The same options are open to the Queensland folks: existing facilities, private financing if desired and the opportunity to put the question to a vote. That there is a lively public debate about a Queensland bid is a good thing. Coates himself, in recommendations adopted by the IOC last June, suggested that bidding cities or regions hold any necessary referenda before formally submitting their bid for Games. He may have prescribed the answer to the question of whether Queensland should bid for 2032.
| 2. | ATHLETICS: Diamond League resumes in Birmingham with a major Caribbean showdown
After a month’s break for national championships and the Pan American Games, the IAAF Diamond League resumes on Sunday in Birmingham (GBR) with what are essentially previews of the upcoming World Championships on Qatar.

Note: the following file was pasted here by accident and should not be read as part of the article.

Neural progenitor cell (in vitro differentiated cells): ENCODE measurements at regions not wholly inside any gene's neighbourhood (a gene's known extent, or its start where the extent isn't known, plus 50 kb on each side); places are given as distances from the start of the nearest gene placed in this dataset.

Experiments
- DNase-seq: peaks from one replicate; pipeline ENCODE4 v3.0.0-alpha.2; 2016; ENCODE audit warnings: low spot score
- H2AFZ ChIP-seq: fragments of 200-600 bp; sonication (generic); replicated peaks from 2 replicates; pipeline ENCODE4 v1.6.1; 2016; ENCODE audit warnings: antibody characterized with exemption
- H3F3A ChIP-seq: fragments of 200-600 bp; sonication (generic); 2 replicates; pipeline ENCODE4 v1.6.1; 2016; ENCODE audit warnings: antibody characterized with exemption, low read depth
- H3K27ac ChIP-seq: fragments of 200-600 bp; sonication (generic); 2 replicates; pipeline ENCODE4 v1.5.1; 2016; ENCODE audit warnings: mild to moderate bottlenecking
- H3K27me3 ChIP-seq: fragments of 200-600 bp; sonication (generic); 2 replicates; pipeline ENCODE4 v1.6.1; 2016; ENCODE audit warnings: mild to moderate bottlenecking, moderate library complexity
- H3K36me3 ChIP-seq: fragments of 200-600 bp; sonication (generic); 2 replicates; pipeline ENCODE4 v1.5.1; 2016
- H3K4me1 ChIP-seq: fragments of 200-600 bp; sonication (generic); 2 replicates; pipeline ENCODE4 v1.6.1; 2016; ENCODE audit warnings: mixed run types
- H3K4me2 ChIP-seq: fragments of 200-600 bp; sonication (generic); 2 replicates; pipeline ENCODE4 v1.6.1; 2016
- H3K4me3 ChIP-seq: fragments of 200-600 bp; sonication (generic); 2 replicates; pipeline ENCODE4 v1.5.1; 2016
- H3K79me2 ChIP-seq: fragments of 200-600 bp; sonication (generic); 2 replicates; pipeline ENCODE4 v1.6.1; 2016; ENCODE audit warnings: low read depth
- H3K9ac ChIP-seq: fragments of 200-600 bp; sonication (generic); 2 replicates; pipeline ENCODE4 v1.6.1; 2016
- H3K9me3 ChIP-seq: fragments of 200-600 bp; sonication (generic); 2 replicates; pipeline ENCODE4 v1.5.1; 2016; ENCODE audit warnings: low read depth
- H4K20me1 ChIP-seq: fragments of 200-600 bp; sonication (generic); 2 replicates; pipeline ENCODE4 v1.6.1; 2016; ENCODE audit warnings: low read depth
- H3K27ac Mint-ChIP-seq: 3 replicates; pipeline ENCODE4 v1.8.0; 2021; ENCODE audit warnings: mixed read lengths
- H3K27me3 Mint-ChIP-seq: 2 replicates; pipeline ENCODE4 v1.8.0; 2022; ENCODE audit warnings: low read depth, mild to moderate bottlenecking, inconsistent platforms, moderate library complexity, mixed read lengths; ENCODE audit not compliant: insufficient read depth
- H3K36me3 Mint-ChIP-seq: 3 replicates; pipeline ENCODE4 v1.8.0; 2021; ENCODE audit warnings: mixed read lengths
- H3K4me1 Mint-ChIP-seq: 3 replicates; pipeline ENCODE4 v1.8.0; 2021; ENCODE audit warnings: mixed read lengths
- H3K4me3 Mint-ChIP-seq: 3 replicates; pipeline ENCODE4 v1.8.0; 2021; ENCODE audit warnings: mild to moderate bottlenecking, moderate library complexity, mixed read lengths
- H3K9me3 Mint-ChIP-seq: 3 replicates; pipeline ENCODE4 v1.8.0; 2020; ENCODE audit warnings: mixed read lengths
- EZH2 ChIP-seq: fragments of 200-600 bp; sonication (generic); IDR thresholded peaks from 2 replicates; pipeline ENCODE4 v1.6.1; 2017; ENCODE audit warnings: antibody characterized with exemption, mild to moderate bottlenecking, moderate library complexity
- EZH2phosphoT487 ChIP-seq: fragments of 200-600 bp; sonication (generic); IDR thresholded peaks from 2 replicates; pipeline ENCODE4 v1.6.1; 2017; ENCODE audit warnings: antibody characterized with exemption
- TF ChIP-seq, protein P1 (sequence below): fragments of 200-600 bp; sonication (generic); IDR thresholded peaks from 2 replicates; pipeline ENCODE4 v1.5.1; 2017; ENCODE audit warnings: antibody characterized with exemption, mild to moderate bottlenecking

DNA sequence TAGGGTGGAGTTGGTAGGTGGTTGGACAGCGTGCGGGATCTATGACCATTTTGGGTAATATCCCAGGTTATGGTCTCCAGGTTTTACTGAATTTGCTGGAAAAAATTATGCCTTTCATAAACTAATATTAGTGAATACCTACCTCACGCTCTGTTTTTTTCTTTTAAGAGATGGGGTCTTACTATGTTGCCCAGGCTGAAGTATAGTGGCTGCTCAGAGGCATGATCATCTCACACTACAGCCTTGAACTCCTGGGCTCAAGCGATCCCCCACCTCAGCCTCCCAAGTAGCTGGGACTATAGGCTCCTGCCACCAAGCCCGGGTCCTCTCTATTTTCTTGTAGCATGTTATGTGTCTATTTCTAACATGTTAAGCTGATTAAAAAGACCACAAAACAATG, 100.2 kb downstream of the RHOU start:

One of the most compelling events is the women’s 200 m, where Pan American Games champion Shelly-Ann Fraser-Pryce (pictured) – twice Olympic champion at 100 m – will face Olympic 400 m champ Shaunae Miller-Uibo from The Bahamas. The latter has not been beaten over this distance in two years, winning 10 finals in a row. The two have not met since 2015 in this event and are 1-1 lifetime against each other. Both will have to contend with Blessing Okagbare, no. 2 on the 2019 world list at 22.05.
In the women’s 100 m hurdles, world-record holder Keni Harrison of the U.S. and 2016 Olympic gold medalist Brianna McNeal (USA) will face the top two on the 2019 world list: Danielle Williams (JAM: 12.32) and Janeek Brown (JAM: 12.40). The same four are expected to fight for the medals at the World Championships.
There are many other individual stars entered, including American sprinter Christian Coleman in the 100 m, American – and Worlds favorite – Ajee Wilson in the women’s 800 m, pole vault stars Katerina Stefanidi (GRE) and Jenn Suhr and Katie Nageotte of the U.S. and many more. Our in-depth preview is here.
| 3. | SHOOTING: 19 Olympic or Worlds medalists at Lahti Shotgun World Cup
The ISSF World Cup series for Shotgun events – Trap and Skeet – has started in Lahti (FIN), with more than 400 shooters on the line, and Olympic qualifying slots in play.